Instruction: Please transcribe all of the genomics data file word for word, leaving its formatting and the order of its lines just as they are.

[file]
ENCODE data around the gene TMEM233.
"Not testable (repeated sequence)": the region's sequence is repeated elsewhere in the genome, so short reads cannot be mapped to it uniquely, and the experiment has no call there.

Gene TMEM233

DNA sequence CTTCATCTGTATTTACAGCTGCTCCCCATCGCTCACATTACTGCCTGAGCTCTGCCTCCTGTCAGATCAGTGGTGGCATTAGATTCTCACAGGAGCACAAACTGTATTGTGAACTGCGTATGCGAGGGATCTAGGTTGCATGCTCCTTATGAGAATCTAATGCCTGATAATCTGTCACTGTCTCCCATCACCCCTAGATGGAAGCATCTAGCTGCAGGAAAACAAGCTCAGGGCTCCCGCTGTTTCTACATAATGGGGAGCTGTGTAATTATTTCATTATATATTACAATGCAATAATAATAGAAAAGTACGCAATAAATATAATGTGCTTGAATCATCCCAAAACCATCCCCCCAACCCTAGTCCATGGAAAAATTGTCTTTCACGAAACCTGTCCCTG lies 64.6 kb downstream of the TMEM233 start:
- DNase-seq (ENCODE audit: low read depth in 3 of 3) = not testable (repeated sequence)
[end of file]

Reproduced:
ENCODE data around the gene TMEM233.
"Not testable (repeated sequence)": the region's sequence is repeated elsewhere in the genome, so short reads cannot be mapped to it uniquely, and the experiment has no call there.

Gene TMEM233

DNA sequence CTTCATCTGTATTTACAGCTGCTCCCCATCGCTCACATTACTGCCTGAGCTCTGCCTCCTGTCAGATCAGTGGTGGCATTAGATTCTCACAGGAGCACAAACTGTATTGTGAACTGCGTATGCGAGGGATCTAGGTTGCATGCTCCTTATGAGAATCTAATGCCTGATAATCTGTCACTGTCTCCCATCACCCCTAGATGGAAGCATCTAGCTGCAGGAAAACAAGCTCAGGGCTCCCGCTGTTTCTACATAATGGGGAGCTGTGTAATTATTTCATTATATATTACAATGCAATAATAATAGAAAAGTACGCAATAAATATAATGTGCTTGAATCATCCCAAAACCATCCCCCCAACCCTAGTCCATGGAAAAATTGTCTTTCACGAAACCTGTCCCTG lies 64.6 kb downstream of the TMEM233 start:
- DNase-seq (ENCODE audit: low read depth in 3 of 3) = not testable (repeated sequence)